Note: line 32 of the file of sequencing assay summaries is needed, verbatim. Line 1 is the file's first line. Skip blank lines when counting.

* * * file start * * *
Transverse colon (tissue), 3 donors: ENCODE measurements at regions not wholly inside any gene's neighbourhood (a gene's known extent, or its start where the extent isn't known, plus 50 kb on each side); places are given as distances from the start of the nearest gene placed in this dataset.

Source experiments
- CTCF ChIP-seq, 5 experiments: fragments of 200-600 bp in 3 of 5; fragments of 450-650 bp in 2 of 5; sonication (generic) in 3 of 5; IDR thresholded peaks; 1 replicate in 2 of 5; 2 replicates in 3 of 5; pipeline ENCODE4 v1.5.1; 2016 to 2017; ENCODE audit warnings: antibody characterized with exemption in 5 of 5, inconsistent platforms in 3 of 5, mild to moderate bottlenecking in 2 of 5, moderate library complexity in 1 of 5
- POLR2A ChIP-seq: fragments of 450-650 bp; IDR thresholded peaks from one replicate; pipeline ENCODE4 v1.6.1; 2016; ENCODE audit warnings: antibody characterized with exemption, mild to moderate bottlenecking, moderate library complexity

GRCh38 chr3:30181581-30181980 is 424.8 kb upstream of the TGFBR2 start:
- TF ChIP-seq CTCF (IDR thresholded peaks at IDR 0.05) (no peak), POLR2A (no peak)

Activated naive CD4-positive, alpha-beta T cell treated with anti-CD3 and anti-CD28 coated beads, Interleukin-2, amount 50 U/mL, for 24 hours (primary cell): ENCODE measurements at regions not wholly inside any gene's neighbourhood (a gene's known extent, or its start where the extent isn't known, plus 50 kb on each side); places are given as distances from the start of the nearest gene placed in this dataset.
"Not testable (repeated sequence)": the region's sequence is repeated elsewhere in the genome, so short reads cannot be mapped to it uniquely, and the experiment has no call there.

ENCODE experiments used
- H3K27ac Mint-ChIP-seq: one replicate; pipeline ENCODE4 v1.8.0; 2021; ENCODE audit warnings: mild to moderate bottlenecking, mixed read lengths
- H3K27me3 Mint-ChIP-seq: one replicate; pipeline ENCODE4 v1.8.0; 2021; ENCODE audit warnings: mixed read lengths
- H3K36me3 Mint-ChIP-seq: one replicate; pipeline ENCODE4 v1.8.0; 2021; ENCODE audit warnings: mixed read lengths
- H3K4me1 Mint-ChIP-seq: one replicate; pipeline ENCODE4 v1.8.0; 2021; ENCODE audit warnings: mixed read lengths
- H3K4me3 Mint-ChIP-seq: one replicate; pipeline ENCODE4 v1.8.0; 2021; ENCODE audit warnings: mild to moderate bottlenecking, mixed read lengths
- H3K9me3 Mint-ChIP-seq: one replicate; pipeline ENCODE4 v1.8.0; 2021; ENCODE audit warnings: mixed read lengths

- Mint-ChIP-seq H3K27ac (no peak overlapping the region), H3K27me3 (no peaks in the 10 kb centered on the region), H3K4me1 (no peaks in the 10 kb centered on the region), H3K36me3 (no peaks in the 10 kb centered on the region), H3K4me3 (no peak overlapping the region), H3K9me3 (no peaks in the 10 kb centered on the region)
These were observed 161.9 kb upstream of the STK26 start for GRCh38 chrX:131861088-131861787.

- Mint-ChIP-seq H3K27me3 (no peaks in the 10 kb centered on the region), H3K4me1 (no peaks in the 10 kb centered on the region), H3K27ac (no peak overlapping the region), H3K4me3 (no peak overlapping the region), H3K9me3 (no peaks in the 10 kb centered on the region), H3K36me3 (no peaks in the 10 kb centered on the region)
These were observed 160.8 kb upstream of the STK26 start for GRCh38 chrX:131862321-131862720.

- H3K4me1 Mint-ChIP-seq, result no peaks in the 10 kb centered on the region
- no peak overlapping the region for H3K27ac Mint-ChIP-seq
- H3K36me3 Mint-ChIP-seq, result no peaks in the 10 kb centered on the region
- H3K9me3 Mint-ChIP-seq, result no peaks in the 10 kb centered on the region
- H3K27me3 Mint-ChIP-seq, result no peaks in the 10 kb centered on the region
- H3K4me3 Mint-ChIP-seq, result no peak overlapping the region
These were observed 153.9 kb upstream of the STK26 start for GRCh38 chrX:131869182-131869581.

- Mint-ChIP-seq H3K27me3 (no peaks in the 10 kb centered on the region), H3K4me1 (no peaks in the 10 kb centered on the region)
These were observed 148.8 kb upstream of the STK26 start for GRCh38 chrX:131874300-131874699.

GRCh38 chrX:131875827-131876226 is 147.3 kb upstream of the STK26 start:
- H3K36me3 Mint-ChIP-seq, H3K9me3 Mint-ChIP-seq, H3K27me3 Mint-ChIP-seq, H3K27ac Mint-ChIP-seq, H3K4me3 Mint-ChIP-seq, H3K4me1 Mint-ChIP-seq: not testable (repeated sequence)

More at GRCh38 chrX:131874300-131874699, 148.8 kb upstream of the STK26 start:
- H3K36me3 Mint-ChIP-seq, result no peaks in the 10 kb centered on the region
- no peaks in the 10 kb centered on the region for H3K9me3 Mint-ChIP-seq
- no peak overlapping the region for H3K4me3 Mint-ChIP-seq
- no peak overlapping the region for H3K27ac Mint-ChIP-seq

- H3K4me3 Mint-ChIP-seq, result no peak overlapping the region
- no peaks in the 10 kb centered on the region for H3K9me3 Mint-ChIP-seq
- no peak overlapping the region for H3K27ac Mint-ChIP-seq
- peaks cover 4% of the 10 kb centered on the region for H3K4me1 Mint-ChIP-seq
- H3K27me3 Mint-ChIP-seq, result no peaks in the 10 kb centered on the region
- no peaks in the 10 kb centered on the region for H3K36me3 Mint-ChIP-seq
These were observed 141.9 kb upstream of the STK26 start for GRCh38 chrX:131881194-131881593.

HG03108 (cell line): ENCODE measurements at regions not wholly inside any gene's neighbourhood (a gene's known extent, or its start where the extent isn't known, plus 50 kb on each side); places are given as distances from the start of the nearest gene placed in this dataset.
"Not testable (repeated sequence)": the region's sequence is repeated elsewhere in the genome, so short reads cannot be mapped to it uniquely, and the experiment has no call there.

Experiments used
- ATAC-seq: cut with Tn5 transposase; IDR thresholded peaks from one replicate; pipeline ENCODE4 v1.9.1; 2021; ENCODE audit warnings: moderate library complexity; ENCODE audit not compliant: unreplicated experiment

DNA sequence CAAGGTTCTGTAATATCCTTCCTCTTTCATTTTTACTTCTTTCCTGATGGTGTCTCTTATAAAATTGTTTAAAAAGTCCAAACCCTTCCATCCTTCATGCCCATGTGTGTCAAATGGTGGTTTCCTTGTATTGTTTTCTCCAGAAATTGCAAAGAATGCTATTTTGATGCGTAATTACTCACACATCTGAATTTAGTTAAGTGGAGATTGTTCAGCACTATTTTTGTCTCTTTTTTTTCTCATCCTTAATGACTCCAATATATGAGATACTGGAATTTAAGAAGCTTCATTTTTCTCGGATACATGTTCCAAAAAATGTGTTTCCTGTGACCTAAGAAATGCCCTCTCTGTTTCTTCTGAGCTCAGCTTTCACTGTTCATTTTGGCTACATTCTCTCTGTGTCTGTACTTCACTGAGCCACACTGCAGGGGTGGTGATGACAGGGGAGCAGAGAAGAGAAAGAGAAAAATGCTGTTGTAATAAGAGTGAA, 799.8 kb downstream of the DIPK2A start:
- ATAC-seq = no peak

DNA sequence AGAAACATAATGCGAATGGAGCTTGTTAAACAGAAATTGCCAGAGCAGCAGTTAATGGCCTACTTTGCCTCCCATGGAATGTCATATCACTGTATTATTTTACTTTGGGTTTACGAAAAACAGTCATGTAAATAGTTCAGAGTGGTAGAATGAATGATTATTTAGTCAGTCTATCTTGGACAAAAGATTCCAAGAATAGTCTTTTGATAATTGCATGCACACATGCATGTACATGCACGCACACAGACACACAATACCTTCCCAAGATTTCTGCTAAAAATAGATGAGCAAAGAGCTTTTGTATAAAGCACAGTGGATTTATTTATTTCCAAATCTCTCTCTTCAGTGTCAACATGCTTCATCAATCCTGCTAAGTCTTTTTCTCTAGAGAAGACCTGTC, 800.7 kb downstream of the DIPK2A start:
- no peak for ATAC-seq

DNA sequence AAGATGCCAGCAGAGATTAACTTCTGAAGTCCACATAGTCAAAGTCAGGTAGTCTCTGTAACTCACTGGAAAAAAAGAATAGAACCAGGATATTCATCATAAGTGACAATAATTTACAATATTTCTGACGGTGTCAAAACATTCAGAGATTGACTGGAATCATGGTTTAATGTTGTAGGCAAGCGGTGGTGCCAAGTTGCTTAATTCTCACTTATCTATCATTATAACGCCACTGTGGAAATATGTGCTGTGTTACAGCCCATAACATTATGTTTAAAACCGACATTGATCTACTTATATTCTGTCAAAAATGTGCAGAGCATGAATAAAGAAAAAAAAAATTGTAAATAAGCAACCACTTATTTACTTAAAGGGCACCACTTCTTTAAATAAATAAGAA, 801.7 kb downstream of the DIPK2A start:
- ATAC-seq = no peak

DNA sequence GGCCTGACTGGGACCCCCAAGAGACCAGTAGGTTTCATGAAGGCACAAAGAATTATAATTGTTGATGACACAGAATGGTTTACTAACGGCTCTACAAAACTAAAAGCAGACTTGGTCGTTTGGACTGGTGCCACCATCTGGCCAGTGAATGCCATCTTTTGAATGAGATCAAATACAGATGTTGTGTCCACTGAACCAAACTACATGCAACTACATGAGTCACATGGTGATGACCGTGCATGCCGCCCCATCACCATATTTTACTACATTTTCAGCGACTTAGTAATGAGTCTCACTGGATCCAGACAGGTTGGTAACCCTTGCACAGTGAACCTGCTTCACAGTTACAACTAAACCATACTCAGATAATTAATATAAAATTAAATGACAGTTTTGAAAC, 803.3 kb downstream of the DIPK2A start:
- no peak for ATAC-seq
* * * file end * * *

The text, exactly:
- H3K36me3 Mint-ChIP-seq, result no peaks in the 10 kb centered on the region